Look, I know you’re all thinking ‘omg lady, just deal with it that shit will be absorbed back into your body through your lymph nodes lol that’s how bodies work you should be a seasoned pro at dealing with weird body shit by now’ but no. This was my line. Cut off my tits? SURE. Poke me with a ton of needles in all of my semi-working veins? GO FOR IT. Fill my gross skin flap with fluid? HELL NO I’VE HAD ENOUGH GET IT OUT.  And get it out they did, but not without some pomp and circumstance. What would this blog be without a little bit of that?

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Five of us are piled into this tiny office, the surgeon, the PA, the nurse, me, and Justin. I’ll skip a few details and get to the exciting part of the story when they try to aspirated my fake water boob with a giant needle and are unsuccessful. Why? Because my chest is filled with blood, which must have happened when they pulled my drain (a ruptured blood vessel or something), and my surgeon then decides to just squeeze me like a fucking lemon into a mound of gauze. Blood is everywhere, I get squeezed until I’m dry but am then promised that it will fill again and the juicing pleasure will be all theirs, as early as next week.

As I write this, with my chest and arm muscles moving viciously to bang the keyboard on my iPAD, I can hear the blood squelching above my ace wrap. Now that I know that my chest cavity is home to internal bleeding, I feel so much more at home. Calm, cool, and collected.

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AND NOW…THE SERIOUS.

It’s with that calm, cool, collected zen yoga peaceloveacceptance shit that I now take issue. I cannot even right now. I know that I seem strong and put-together for what is happening to me. People remind me of that constantly, and are so kind to do so. But I don’t feel strong all of the time. I still succumb to that split brain thing that has plagued me for so long.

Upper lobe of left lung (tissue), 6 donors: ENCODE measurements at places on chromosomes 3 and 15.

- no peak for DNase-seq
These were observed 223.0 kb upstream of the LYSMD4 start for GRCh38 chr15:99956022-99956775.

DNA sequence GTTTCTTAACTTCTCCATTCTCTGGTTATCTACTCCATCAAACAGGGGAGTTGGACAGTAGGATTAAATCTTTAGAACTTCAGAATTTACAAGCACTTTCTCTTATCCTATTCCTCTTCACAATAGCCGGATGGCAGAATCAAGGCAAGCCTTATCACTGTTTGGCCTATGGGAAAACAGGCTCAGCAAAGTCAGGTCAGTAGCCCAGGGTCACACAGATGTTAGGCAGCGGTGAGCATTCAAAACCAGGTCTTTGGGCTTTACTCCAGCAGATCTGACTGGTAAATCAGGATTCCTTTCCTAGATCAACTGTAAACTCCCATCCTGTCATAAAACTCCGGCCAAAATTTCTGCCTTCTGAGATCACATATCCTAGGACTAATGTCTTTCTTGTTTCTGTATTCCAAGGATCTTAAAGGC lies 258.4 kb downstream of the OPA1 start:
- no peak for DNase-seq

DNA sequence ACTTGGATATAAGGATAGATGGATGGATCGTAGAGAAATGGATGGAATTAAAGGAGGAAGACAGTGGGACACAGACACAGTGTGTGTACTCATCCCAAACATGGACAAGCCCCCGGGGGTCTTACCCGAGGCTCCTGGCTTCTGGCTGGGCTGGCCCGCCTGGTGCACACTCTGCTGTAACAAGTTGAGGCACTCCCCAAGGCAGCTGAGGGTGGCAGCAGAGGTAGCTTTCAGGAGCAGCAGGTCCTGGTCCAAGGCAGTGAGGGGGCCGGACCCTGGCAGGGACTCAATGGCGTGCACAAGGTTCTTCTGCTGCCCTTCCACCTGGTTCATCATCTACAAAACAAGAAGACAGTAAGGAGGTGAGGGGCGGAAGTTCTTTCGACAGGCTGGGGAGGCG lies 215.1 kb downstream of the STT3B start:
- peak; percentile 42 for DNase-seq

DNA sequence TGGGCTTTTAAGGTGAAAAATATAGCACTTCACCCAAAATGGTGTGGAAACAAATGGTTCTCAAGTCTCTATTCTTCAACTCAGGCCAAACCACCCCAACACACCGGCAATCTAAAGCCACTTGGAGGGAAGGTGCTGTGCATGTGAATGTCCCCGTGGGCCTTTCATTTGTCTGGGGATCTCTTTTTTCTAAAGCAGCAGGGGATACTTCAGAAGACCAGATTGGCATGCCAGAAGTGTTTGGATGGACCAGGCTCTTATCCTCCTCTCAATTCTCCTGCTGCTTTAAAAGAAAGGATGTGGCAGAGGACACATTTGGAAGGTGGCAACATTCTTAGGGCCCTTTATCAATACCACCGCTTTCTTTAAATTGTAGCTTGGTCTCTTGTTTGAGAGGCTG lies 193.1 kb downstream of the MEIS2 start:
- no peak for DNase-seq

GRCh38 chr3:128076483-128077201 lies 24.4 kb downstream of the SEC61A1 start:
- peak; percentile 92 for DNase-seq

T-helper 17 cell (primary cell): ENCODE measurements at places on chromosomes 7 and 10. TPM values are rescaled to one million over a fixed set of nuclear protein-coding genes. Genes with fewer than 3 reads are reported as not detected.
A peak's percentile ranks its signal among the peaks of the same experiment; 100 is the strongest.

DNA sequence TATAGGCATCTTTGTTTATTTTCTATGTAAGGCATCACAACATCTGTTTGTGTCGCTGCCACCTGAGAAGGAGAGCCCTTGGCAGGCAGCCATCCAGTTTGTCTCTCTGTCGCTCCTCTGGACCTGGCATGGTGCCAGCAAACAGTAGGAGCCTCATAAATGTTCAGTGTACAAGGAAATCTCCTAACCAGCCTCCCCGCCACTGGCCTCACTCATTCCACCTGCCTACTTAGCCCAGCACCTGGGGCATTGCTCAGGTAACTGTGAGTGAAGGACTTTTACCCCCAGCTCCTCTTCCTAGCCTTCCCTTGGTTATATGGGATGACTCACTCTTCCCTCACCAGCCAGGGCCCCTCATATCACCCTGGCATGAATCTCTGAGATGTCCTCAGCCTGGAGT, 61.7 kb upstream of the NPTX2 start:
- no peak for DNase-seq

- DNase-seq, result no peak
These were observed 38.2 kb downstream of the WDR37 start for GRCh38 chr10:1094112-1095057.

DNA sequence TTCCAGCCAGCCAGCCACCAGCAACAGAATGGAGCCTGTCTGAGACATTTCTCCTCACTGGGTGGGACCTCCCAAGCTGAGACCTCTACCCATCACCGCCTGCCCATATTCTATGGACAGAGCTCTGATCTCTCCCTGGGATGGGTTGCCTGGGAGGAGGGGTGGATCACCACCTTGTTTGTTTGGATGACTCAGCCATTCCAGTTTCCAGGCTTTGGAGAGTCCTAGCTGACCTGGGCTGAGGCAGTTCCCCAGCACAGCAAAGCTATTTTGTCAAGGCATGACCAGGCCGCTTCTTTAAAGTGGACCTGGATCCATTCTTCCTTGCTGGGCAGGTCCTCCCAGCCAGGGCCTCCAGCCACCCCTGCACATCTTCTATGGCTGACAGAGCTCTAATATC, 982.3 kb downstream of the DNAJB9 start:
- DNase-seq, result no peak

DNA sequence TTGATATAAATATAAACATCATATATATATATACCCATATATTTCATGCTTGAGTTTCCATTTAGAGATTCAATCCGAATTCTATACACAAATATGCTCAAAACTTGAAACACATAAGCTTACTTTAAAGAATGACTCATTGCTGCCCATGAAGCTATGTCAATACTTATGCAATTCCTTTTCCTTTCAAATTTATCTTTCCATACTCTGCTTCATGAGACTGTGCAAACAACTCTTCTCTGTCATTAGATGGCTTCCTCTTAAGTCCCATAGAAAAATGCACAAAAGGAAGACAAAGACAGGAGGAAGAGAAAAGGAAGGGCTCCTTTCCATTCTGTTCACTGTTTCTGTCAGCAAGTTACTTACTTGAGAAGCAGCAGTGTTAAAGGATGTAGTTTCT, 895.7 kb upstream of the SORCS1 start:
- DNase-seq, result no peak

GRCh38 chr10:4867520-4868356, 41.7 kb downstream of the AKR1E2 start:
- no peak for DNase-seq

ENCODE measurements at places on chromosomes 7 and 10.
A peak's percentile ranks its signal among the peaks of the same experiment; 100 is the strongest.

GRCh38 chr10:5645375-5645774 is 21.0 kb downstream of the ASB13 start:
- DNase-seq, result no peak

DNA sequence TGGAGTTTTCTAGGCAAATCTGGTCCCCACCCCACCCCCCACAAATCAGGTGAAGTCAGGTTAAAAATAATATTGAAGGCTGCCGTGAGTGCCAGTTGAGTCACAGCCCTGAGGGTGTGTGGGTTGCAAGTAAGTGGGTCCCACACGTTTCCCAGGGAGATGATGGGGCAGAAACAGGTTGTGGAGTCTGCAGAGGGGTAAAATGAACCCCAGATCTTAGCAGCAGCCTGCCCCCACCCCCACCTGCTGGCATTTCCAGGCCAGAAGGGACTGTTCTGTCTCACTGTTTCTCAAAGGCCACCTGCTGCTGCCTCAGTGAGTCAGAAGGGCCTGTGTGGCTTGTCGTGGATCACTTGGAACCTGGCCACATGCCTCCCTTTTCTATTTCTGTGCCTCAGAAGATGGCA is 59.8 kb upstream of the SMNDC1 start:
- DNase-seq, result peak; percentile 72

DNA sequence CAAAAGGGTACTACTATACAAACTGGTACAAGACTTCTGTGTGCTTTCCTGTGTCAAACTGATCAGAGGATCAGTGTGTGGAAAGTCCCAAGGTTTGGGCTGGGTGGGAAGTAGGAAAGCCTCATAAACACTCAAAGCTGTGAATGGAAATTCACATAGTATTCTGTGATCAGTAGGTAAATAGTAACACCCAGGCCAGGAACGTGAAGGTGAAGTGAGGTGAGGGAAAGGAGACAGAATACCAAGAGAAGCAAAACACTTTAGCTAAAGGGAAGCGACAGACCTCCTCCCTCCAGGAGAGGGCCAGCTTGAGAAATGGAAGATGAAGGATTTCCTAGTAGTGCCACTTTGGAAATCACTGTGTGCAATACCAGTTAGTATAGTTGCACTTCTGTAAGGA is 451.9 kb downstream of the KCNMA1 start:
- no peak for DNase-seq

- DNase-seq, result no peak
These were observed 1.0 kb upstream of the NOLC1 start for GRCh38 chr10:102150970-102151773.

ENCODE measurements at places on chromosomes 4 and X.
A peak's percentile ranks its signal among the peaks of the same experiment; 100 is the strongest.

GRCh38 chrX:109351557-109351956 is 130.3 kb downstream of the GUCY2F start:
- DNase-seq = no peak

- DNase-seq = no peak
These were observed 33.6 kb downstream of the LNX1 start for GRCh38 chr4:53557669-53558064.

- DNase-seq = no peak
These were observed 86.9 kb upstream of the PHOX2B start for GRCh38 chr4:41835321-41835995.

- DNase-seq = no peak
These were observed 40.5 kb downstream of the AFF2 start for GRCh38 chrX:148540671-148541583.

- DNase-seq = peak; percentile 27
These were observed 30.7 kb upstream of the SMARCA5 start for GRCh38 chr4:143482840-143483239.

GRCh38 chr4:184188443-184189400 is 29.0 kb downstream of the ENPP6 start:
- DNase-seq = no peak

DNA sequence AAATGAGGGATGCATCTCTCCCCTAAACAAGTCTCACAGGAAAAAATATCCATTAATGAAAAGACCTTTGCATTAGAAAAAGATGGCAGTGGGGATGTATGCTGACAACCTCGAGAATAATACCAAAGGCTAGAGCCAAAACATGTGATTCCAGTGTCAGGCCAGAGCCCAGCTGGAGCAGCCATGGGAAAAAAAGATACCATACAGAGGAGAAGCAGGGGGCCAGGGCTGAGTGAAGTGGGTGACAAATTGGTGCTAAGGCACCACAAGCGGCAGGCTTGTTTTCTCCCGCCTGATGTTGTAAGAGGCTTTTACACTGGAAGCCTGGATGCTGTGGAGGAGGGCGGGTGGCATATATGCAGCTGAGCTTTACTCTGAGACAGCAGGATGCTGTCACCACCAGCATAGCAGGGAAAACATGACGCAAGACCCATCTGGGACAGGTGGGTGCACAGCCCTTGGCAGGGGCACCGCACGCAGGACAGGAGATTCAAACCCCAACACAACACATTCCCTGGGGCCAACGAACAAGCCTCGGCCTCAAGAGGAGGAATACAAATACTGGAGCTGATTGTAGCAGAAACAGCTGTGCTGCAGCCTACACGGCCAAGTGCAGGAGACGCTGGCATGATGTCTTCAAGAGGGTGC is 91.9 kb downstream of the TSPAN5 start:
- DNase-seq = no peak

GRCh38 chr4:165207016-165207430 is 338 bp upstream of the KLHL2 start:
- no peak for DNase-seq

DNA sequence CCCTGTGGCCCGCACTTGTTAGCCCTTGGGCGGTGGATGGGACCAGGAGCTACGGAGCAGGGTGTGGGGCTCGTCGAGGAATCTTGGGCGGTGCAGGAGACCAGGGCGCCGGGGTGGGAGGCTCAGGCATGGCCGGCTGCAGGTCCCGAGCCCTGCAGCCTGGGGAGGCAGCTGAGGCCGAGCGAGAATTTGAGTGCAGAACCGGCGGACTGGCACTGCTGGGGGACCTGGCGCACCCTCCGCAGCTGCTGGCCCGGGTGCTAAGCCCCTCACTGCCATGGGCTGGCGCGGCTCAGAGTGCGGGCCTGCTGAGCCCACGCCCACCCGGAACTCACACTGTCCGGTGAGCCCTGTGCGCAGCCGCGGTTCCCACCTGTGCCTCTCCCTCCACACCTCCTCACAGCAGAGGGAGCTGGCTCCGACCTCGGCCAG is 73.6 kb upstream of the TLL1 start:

I’m amazing no matter what my body looks like.

Sure, except your body looks like a fucking train hit it and is reversing just for good measure.

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I’m a strong, independent woman who is being honest and sharing what life with this disease is like.

You sound like you’re whining.

You could be a voice for young women going through this in the future, etc etc. You are telling people what a female body can look like and still be sexy.

Yeah, but my body doesn’t fucking feel like my own right now and everything feels terrible, so thank you, but no.

And isn’t that the shit of it? I want to be a strong role model for women who are faced with a decision such as mine, but right now, I don’t feel strong. I don’t feel like I have control over my body. I don’t feel like this even IS my body right now.

On Tuesday, my oncologist told me that I would be starting chemotherapy as early as mid-May. Due to the unexpected appearance of cancer in my lymph node, it was no longer just a precaution. As soon as my second drain is out, I will go in to have a port installed and then I can power all of Steve Jobs’ shitty electro…I mean absorb a bunch of poison much more easily than I could intravenously, for about five months. I almost linked the regimen I will be following, but that can come at a later date.

My point is that I am not in control of my body right now. Nothing about what is happening to me is within my control, and that is undoubtedly terrifying. I am a person who tries to maintain her body, who enjoys using her body, and is apparently quite bereft without it. I am grappling with learning this new breast-less body, a body without eight lymph nodes, and a body in which I can now see the tendon that connects my chest muscles to my arm. It’s sick. It does not feel normal. And as much as I love it and was ready for this change, it is still unsettling.